After many years of debate, in January this year ICANN opened the application period for ‘dot brands’, and six months later it revealed the entire list of applications, triggering the period in which comments and formal objections could be filed.
The shift marked a monumental change to the way we know URL addresses and activity in the gTLD space has increased dramatically as a result. The scheme has revolutionised the domain name industry as the new programme means that instead of domain names being limited to those that end in the familiar .com, .net or .info - companies have been able to apply to use their own brand name as a gTLD.
There are currently just 22 top level domain names, yet ICANN’s recently released list revealed 1,930 new gTLDs – with approximately 650 brands applying for TLDs in their own names. A large proportion of the applications are generics, such as .film, .fashion, .clothing and even .sucks. There were also a number of applications for geographic terms, such as .nyc, .london, .osaka and .capetown.
Business leaders need to understand how these generics could impact their company, and whether they are likely to represent an opportunity for the brand to reinforce its digital presence, or pose a potential headache from cybersquatters ready to take advantage of brand names.
Whether the introduction of new gTLDs is a great opportunity or a non event, companies need to prepare themselves for the next major milestone in the expansion of the internet namespace - and the effect it will have on their domain portfolios and brand protection strategies.
The countdown for the comment and objection period began on 13 June, and was scheduled to last for a period of seven months. Businesses will have to wait to see which applications are approved, the first batch of results will be available in January next year and the new gTLDs will start to emerge in the first quarter of 2013.
The clock is ticking and, with this in mind, online brand protection expert MarkMonitor has put together its five top tips for businesses to consider when developing the right gTLD strategy.
1. Any gTLD strategy needs to involve all major parts of a business as the impact of the rapid expansion of gTLDs will affect companies globally. To evaluate the corporation’s strategic situation stakeholders from finance, IT, security, marketing and legal need to participate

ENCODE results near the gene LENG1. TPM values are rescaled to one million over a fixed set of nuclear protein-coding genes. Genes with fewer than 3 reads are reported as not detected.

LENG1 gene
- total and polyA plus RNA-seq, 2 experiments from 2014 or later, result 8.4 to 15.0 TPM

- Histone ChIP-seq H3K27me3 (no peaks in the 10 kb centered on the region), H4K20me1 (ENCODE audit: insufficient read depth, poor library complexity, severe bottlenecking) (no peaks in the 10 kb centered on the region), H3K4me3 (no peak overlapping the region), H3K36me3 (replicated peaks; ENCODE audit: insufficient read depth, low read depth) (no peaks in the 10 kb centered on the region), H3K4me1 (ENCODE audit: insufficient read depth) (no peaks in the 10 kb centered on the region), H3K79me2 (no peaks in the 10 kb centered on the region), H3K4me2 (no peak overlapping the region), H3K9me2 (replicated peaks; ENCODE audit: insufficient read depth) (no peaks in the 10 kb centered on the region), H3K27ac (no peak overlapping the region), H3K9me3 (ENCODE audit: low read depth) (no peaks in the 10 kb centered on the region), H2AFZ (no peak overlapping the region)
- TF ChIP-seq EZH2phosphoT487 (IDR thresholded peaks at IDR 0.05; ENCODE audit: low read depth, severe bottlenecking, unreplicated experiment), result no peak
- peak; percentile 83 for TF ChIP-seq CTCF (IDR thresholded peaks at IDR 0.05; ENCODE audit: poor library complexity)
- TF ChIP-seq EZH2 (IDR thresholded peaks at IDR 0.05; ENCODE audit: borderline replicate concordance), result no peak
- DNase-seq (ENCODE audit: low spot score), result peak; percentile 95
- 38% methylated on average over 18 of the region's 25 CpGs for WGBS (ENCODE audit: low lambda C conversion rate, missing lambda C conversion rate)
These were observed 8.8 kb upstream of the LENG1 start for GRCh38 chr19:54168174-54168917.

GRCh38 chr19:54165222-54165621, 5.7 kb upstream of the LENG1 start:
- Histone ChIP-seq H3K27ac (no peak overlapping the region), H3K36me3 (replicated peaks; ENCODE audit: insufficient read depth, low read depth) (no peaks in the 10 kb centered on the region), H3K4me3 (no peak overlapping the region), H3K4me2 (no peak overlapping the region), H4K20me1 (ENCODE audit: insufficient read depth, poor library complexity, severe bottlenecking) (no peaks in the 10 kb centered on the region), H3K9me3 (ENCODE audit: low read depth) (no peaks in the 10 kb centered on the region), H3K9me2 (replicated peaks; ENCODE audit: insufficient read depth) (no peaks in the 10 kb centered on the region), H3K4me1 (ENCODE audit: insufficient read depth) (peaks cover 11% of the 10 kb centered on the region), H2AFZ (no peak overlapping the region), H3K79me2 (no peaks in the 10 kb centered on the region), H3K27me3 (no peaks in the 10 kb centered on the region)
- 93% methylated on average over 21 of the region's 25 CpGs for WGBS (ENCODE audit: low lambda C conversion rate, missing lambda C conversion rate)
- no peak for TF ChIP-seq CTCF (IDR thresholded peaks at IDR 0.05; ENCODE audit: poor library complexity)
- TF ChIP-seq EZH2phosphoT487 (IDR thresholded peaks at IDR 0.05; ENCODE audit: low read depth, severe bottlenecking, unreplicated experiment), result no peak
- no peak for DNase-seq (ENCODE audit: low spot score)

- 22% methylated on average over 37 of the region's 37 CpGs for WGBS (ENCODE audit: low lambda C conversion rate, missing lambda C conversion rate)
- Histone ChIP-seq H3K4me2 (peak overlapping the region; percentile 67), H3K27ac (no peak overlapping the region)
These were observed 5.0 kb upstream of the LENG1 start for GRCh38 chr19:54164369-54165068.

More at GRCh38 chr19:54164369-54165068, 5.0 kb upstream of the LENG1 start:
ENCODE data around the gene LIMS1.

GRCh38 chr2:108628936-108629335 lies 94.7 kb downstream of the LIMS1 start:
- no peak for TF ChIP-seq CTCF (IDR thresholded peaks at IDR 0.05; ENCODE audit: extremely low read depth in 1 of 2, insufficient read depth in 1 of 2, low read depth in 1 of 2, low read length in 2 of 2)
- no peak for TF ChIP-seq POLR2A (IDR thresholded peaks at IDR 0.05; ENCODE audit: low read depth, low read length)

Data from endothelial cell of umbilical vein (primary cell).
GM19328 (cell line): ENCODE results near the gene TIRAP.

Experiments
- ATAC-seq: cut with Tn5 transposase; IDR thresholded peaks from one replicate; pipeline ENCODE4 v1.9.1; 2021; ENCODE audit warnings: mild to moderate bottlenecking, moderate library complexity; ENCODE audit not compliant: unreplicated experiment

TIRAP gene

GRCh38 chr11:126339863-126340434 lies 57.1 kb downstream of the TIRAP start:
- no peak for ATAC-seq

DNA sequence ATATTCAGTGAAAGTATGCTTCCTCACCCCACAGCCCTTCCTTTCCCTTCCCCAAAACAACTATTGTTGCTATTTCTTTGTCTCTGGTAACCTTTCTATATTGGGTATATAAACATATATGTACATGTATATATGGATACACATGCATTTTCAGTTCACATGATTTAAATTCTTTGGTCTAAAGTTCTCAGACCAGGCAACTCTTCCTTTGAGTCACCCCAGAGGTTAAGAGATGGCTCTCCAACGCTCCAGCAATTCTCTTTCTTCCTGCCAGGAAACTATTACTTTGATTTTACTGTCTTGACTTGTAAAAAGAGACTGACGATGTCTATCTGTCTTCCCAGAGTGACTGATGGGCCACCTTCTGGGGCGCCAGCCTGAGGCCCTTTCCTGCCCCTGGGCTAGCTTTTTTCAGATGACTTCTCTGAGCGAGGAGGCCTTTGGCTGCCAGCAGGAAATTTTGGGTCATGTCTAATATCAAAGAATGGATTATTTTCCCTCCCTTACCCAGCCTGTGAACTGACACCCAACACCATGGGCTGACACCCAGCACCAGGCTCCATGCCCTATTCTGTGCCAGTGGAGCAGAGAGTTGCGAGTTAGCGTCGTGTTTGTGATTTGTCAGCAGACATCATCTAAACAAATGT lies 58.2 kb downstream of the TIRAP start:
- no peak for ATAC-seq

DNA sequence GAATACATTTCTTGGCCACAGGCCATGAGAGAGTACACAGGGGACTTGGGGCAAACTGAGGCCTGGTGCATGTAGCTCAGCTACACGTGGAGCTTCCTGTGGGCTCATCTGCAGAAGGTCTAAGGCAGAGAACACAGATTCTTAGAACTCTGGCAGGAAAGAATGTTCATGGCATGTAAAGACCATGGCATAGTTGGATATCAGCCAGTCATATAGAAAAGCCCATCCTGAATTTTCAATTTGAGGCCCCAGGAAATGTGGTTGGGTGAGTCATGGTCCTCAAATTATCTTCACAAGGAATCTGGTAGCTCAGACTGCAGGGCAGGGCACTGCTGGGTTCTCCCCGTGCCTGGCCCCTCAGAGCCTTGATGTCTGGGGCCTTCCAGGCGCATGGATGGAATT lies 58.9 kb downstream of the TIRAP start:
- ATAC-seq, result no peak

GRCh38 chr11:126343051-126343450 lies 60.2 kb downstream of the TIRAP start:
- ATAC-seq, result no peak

2. Reviewing the applicants is crucial. ICANN instituted a formal objection process when the applications were listed in June, each type of objection carries a defined set of procedures and criteria, and will be adjudicated by an independent body. If companies haven’t taken any action yet, they need to prepare to scrutinise the list of applicants and work with their legal departments to coordinate a strategic review and ensure that none of the proposed top-level domains infringe upon their trademarks or could cause confusion in the marketplace
3. Businesses need to review their current domain portfolios and plan for how it may be impacted by the expanded namespace. The addition of so many new TLDs means that businesses should cast a critical eye over the defensive portions of their domain portfolios. The first step should be to decide which existing domain names are no longer necessary and purge any unnecessary ones. Keeping those domain names with a high likelihood of squatting or those that would incur high recovery costs if circumstances change
4. Update policies and guidelines - this is a good time to review domain management policies. Companies should identify individuals who are permitted to request, approve and modify registrations. The domain name itself needs to be secure from hackers so a company’s domain registrar should provide state of the art domain name security. Businesses should also have clear policies that determine when new domains should be registered
5. Organisations need to calculate the budget impact of the new top-level domains in which they might want to register their brands. Given the significant risks and opportunities that lie ahead, businesses need to carefully assess any financial implications, and choose an offensive, defensive or combined strategy to protect their brand and trademarks
Charlie Abrahams is vice president EMEA of MarkMonitor